Adultery: Who Do You Help?

Who do you help once a couple confides in you about an affair? You want to be careful not to “pick sides.” Of course you are concerned about the person who has been betrayed, but do you have any biblical foundation to care for the one who committed adultery? Let’s look at the character of God and see how he responds to both.

God has Been Betrayed and Understands

Isaiah 54:5--Who God Is

For your Maker is your husband. The LORD Almighty is his name—the Holy One of Israel is your Redeemer; he is called the God of all the earth.

Ezekiel 16:32--What Israel, His bride, did

You adulterous wife! You prefer strangers to your own husband!

For the spouse who has been betrayed, they have experienced the agony of rejection. Rejection is a prominent theme throughout the Bible and it is God who is rejected by his people again and again. No one in the entire universe knows rejection quite like God. Many times God compares his people to wayward prostitutes who give themselves to strange lovers (Ezekiel 16:30-34). Despite their unfaithfulness, God promises “your Maker is your husband, the Lord of Hosts is his name; and the Holy One of Israel is your Redeemer; the God of the whole earth he is called.” (Isaiah 54:5)  

Hundreds of years later, Jesus, in the most agonizing moment of his life, cried out as he hung on the cross, “My God, my God, why have you forsaken me?” (Mark 15:34). Being rejected by the Father and the Spirit was more painful than the confrontations, the beatings, and the actual crucifixion. As he was crucified, Jesus was our representative, taking the brunt of our sin on himself. He was getting what we deserved: condemnation and utter separation from God. His perfect life and sacrificial death paid the penalty for our sins. He suffered rejection, so we might escape the penalty for our sins and be accepted by God.

God Draws Near to the Unfaithful and Brings Hope

Isaiah 49:14-16--Israel’s Cry

But Zion said, “The LORD has forsaken me, the Lord has forgotten me.”

God’s Reply

Can a mother forget the baby at her breast and have no compassion on the child she has borne? Though she may forget, I will not forget you! See, I have engraved you on the palms of my hands; your walls are ever before me.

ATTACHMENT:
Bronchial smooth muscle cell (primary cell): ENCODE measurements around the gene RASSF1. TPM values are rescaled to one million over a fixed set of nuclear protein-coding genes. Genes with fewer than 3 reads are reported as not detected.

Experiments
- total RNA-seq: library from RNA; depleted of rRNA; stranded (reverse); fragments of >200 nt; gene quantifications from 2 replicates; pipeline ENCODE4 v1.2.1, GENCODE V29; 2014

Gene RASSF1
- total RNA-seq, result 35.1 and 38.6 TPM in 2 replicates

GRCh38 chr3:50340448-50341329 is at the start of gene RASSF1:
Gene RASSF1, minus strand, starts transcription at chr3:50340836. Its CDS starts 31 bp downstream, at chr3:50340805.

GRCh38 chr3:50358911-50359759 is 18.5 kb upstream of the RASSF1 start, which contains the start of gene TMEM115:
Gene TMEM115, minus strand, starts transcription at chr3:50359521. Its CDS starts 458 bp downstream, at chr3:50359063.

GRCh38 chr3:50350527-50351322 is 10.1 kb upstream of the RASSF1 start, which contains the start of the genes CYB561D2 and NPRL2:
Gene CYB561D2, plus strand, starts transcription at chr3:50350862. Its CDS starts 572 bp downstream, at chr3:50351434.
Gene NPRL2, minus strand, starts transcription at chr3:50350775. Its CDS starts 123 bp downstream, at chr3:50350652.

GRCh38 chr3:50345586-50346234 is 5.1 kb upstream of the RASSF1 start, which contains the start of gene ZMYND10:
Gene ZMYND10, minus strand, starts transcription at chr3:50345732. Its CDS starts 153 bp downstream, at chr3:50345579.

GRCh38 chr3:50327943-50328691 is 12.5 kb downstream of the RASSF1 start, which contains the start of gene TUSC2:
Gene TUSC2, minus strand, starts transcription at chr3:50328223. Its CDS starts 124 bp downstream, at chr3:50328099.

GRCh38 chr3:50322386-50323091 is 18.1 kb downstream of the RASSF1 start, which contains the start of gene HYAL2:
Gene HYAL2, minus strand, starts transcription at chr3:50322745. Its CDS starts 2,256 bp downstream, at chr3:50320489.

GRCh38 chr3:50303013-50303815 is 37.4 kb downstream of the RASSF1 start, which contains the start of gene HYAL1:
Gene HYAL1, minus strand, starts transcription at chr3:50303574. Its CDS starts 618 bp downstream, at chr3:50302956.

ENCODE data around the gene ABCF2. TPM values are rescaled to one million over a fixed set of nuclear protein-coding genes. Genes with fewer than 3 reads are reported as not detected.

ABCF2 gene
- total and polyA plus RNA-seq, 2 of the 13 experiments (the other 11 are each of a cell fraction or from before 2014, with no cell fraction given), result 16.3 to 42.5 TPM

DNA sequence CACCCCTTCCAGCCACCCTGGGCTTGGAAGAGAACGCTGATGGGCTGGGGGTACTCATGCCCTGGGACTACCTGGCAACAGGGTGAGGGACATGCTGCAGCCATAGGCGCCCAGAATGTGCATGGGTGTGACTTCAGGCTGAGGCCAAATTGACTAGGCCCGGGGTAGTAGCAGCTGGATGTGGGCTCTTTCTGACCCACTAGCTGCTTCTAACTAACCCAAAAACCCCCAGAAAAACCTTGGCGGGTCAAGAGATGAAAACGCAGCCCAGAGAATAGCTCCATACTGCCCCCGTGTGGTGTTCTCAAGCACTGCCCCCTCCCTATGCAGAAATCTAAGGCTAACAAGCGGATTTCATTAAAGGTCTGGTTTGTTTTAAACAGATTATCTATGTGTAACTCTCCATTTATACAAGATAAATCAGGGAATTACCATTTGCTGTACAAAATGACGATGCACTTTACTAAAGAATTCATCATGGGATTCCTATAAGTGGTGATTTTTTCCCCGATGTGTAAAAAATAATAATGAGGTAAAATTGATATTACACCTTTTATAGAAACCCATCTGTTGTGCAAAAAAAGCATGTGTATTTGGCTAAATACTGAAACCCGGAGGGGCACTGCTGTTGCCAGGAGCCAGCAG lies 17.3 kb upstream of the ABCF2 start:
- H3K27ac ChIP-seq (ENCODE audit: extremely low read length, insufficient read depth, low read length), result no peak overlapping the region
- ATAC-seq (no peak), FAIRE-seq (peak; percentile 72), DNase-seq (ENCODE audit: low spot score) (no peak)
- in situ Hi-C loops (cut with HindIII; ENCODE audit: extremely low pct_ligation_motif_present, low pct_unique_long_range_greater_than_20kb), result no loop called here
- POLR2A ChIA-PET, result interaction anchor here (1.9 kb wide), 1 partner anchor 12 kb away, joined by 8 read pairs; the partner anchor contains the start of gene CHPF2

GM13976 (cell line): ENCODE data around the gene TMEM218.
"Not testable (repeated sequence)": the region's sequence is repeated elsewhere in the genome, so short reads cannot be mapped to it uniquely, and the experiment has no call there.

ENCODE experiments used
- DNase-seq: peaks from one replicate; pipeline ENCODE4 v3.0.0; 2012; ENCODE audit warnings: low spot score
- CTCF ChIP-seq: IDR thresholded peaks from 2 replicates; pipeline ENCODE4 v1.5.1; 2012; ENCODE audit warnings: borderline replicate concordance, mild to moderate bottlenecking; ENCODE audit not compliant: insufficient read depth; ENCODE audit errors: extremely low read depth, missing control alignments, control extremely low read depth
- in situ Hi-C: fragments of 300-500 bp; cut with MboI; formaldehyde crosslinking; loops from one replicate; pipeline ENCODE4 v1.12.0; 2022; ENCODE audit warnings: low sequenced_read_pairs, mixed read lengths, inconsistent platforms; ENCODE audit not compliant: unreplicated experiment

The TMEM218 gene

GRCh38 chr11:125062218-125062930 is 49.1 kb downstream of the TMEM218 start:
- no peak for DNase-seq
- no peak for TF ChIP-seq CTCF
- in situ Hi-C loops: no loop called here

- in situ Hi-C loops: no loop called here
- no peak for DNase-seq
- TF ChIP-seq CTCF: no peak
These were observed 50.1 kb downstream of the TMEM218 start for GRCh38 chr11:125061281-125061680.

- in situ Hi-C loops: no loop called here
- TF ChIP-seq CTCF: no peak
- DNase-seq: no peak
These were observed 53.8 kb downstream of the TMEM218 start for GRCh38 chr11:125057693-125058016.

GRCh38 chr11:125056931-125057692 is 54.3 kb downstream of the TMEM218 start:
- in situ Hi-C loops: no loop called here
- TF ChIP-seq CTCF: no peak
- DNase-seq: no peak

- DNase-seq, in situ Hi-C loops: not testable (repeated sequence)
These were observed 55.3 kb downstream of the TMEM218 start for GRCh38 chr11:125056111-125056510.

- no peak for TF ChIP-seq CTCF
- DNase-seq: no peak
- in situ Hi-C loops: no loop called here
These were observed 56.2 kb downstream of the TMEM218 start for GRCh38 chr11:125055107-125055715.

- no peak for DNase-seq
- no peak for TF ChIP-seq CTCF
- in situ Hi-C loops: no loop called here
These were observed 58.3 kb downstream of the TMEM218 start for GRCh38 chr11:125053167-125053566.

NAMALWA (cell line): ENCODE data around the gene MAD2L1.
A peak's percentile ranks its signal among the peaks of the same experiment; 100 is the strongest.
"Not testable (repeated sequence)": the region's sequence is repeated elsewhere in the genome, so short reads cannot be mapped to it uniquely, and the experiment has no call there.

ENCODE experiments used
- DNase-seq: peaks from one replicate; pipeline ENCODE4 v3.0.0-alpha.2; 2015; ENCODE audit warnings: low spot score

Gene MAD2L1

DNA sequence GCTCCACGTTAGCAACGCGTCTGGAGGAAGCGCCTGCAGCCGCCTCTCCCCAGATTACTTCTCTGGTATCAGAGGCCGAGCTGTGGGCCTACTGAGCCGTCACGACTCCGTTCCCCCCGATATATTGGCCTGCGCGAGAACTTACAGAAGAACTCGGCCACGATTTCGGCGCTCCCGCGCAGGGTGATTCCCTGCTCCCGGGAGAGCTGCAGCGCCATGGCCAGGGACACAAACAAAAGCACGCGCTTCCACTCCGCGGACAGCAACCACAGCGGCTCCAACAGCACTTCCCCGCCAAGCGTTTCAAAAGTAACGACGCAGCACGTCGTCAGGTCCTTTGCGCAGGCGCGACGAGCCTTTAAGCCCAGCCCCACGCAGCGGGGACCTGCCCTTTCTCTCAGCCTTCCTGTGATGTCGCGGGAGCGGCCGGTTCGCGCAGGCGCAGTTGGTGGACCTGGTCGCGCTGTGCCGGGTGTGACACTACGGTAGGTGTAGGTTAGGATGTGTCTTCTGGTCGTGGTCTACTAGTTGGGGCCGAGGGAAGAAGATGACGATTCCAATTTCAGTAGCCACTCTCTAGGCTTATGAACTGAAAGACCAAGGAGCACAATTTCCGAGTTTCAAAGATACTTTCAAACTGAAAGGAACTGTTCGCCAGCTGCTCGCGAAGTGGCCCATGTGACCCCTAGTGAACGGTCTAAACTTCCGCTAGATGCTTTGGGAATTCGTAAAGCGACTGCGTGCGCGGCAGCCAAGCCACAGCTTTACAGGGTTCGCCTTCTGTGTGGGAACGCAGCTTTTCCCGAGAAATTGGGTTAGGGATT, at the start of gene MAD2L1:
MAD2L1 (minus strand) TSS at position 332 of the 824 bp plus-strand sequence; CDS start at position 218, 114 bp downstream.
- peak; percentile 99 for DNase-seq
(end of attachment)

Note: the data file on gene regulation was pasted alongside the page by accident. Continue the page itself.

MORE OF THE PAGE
As you work with the spouse who has committed adultery, remember that Jesus came for unfaithful people, too. He came to serve sinners and sufferers and make them both into saints. For the person who betrayed their spouse, Jesus’ death and resurrection bring hope to them.  Jesus’ death guarantees that forgiveness is available for them when they come to him in genuine sorrow and repentance. Jesus’ resurrection means that the same power that raised Jesus from the dead is theirs for the asking.  His resurrection power is able to change them over time into a faithful, loving spouse.

Real Life

I remember a Christian husband meeting with me to tell me he had been having an affair. The first words out of his mouth were, “I don’t know why I came to talk to you, a pastor, about what I have done, but here I am.” He then told me about the affair. I had the privilege to say this to him. “You have come to the right place. This is why Jesus came to live, die and be raised. You and I are both in need of God’s grace. This is exactly why Jesus came to form a people called the church, his bride. You and I both need a family where we can find encouragement and strength to change.”

Nothing is more rewarding that the opportunity to extend grace to both spouses and begin the process of change that will be needed if the marriage survives and grows stronger.

Comment

Tim Lane

Dr. Timothy S. Lane is the President of the Institute for Pastoral Care and has a counseling practice in Fayetteville, GA. He is a minister in the Presbyterian Church in America (PCA), having been ordained in 1991 and a member of Metro-Atlanta Presbytery. Tim has authored Living Without Worry: How to Replace Anxiety with Peace, and co-authored How People Change and Relationships: A Mess Worth Making. He has written several mini-books including PTSD, Forgiving Others, Sex Before Marriage, Family Feuds, Conflict, and Freedom From Guilt.

He has experience in both campus ministry (University of Georgia, 1984-1987) and pastoral ministry where he served as a pastor in Clemson, SC from 1991 until 2001. Beginning in 2001 until 2013, he served as a counselor and faculty at a counseling organization  in Philadelphia, PA. Beginning in 2007, he served as its Executive Director until 2013.